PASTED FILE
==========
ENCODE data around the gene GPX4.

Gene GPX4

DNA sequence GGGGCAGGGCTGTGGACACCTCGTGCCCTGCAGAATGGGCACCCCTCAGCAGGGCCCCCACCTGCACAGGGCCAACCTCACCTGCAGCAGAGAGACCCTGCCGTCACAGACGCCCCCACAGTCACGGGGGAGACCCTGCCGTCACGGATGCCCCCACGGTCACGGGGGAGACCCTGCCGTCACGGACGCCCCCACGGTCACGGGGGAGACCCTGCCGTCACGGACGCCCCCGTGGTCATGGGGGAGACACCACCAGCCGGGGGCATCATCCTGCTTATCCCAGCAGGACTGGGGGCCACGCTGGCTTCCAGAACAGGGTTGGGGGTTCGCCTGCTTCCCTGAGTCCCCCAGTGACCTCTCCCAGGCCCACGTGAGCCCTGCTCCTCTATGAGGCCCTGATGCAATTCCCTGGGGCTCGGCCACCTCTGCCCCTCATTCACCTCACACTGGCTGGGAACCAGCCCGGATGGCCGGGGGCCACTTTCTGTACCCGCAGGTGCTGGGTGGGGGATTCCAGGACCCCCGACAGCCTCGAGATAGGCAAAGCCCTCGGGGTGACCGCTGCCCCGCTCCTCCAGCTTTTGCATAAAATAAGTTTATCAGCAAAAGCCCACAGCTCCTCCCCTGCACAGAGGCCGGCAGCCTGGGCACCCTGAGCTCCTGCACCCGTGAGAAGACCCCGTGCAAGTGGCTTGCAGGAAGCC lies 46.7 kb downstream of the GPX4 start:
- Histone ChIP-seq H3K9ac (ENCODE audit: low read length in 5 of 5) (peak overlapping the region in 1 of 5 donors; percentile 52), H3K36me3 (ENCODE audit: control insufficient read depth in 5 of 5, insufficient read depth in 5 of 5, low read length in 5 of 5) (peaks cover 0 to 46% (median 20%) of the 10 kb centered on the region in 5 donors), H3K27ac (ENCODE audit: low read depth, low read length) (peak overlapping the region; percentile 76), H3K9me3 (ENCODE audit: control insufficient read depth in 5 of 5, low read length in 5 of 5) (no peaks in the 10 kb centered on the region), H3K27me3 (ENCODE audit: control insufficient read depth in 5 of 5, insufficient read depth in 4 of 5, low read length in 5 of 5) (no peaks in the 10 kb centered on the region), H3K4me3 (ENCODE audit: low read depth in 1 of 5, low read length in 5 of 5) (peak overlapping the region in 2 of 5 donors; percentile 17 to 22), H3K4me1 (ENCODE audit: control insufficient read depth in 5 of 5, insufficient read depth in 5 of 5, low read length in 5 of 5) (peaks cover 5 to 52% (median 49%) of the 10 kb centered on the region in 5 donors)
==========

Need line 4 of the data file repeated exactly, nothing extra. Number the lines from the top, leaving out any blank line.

- Histone ChIP-seq H3K9ac (ENCODE audit: low read length in 5 of 5) (peak overlapping the region in 1 of 5 donors; percentile 52), H3K36me3 (ENCODE audit: control insufficient read depth in 5 of 5, insufficient read depth in 5 of 5, low read length in 5 of 5) (peaks cover 0 to 46% (median 20%) of the 10 kb centered on the region in 5 donors), H3K27ac (ENCODE audit: low read depth, low read length) (peak overlapping the region; percentile 76), H3K9me3 (ENCODE audit: control insufficient read depth in 5 of 5, low read length in 5 of 5) (no peaks in the 10 kb centered on the region), H3K27me3 (ENCODE audit: control insufficient read depth in 5 of 5, insufficient read depth in 4 of 5, low read length in 5 of 5) (no peaks in the 10 kb centered on the region), H3K4me3 (ENCODE audit: low read depth in 1 of 5, low read length in 5 of 5) (peak overlapping the region in 2 of 5 donors; percentile 17 to 22), H3K4me1 (ENCODE audit: control insufficient read depth in 5 of 5, insufficient read depth in 5 of 5, low read length in 5 of 5) (peaks cover 5 to 52% (median 49%) of the 10 kb centered on the region in 5 donors)